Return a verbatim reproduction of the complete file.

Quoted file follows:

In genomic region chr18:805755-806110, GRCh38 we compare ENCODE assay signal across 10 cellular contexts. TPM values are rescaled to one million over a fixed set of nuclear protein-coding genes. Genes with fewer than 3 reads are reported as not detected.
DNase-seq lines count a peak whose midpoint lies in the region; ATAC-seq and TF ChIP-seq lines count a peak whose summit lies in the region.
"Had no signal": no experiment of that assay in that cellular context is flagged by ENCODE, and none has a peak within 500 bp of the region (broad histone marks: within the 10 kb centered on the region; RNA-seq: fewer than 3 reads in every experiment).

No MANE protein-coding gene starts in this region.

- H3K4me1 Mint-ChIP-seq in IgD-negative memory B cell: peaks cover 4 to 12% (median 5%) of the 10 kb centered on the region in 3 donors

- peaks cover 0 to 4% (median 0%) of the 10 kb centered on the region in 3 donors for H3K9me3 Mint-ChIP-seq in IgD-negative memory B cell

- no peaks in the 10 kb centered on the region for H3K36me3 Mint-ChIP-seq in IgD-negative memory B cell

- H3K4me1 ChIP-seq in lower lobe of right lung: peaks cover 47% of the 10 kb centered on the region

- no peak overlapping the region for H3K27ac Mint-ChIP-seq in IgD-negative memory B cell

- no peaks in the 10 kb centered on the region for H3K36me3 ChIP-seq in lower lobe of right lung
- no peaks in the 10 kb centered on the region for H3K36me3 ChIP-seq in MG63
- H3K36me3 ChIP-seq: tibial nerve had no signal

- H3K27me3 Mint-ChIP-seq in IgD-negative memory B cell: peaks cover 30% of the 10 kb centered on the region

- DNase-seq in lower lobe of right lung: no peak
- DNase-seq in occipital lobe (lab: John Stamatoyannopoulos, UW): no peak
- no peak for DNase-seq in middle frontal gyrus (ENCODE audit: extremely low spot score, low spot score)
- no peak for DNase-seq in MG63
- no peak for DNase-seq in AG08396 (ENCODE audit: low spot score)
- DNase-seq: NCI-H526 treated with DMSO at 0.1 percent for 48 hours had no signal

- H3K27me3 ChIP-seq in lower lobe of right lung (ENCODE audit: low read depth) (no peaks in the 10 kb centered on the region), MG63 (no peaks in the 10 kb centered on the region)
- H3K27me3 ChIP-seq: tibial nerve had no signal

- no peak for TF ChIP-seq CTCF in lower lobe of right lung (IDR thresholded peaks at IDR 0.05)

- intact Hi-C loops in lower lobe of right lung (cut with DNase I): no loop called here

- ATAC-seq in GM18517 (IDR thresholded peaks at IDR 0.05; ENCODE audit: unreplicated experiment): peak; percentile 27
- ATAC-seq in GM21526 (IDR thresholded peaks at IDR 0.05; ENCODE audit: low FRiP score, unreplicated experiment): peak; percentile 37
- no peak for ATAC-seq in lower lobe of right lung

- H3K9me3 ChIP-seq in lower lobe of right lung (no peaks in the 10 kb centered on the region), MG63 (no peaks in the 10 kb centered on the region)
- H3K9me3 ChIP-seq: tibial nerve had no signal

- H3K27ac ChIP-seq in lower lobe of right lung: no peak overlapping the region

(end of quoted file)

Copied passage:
In genomic region chr18:805755-806110, GRCh38 we compare ENCODE assay signal across 10 cellular contexts. TPM values are rescaled to one million over a fixed set of nuclear protein-coding genes. Genes with fewer than 3 reads are reported as not detected.
DNase-seq lines count a peak whose midpoint lies in the region; ATAC-seq and TF ChIP-seq lines count a peak whose summit lies in the region.
"Had no signal": no experiment of that assay in that cellular context is flagged by ENCODE, and none has a peak within 500 bp of the region (broad histone marks: within the 10 kb centered on the region; RNA-seq: fewer than 3 reads in every experiment).

No MANE protein-coding gene starts in this region.

- H3K4me1 Mint-ChIP-seq in IgD-negative memory B cell: peaks cover 4 to 12% (median 5%) of the 10 kb centered on the region in 3 donors

- peaks cover 0 to 4% (median 0%) of the 10 kb centered on the region in 3 donors for H3K9me3 Mint-ChIP-seq in IgD-negative memory B cell

- no peaks in the 10 kb centered on the region for H3K36me3 Mint-ChIP-seq in IgD-negative memory B cell

- H3K4me1 ChIP-seq in lower lobe of right lung: peaks cover 47% of the 10 kb centered on the region

- no peak overlapping the region for H3K27ac Mint-ChIP-seq in IgD-negative memory B cell

- no peaks in the 10 kb centered on the region for H3K36me3 ChIP-seq in lower lobe of right lung
- no peaks in the 10 kb centered on the region for H3K36me3 ChIP-seq in MG63
- H3K36me3 ChIP-seq: tibial nerve had no signal

- H3K27me3 Mint-ChIP-seq in IgD-negative memory B cell: peaks cover 30% of the 10 kb centered on the region

- DNase-seq in lower lobe of right lung: no peak
- DNase-seq in occipital lobe (lab: John Stamatoyannopoulos, UW): no peak
- no peak for DNase-seq in middle frontal gyrus (ENCODE audit: extremely low spot score, low spot score)
- no peak for DNase-seq in MG63
- no peak for DNase-seq in AG08396 (ENCODE audit: low spot score)
- DNase-seq: NCI-H526 treated with DMSO at 0.1 percent for 48 hours had no signal

- H3K27me3 ChIP-seq in lower lobe of right lung (ENCODE audit: low read depth) (no peaks in the 10 kb centered on the region), MG63 (no peaks in the 10 kb centered on the region)
- H3K27me3 ChIP-seq: tibial nerve had no signal

- no peak for TF ChIP-seq CTCF in lower lobe of right lung (IDR thresholded peaks at IDR 0.05)

- intact Hi-C loops in lower lobe of right lung (cut with DNase I): no loop called here

- ATAC-seq in GM18517 (IDR thresholded peaks at IDR 0.05; ENCODE audit: unreplicated experiment): peak; percentile 27
- ATAC-seq in GM21526 (IDR thresholded peaks at IDR 0.05; ENCODE audit: low FRiP score, unreplicated experiment): peak; percentile 37
- no peak for ATAC-seq in lower lobe of right lung

- H3K9me3 ChIP-seq in lower lobe of right lung (no peaks in the 10 kb centered on the region), MG63 (no peaks in the 10 kb centered on the region)
- H3K9me3 ChIP-seq: tibial nerve had no signal

- H3K27ac ChIP-seq in lower lobe of right lung: no peak overlapping the region